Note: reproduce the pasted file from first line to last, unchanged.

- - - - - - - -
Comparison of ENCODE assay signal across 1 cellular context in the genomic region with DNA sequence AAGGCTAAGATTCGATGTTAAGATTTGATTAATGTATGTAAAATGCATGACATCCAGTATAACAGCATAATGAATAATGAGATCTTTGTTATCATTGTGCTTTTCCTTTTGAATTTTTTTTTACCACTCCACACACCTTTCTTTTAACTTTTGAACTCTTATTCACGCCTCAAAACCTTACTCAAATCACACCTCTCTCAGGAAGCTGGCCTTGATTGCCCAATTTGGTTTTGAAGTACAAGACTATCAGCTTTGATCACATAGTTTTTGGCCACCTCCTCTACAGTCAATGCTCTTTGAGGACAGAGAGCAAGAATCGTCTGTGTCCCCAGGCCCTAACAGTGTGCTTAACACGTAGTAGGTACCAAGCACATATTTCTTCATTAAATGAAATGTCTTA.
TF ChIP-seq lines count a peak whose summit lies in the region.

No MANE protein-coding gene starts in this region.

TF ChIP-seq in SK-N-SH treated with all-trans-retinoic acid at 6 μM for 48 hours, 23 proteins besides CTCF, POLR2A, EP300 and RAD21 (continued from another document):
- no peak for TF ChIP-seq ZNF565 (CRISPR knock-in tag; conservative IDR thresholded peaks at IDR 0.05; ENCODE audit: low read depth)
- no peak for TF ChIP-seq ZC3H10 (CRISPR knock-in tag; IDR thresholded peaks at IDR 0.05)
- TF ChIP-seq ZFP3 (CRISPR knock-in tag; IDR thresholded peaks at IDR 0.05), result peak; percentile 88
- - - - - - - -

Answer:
Comparison of ENCODE assay signal across 1 cellular context in the genomic region with DNA sequence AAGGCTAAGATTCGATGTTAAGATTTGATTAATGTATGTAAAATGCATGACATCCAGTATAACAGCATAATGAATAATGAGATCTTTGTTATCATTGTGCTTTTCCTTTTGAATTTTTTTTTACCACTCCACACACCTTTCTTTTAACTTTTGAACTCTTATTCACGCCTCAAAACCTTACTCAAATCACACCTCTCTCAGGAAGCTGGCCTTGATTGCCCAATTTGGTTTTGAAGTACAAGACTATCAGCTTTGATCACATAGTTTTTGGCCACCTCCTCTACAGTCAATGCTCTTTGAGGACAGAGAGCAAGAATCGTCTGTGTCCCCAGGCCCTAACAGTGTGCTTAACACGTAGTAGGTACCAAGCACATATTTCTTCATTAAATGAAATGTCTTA.
TF ChIP-seq lines count a peak whose summit lies in the region.

No MANE protein-coding gene starts in this region.

TF ChIP-seq in SK-N-SH treated with all-trans-retinoic acid at 6 μM for 48 hours, 23 proteins besides CTCF, POLR2A, EP300 and RAD21 (continued from another document):
- no peak for TF ChIP-seq ZNF565 (CRISPR knock-in tag; conservative IDR thresholded peaks at IDR 0.05; ENCODE audit: low read depth)
- no peak for TF ChIP-seq ZC3H10 (CRISPR knock-in tag; IDR thresholded peaks at IDR 0.05)
- TF ChIP-seq ZFP3 (CRISPR knock-in tag; IDR thresholded peaks at IDR 0.05), result peak; percentile 88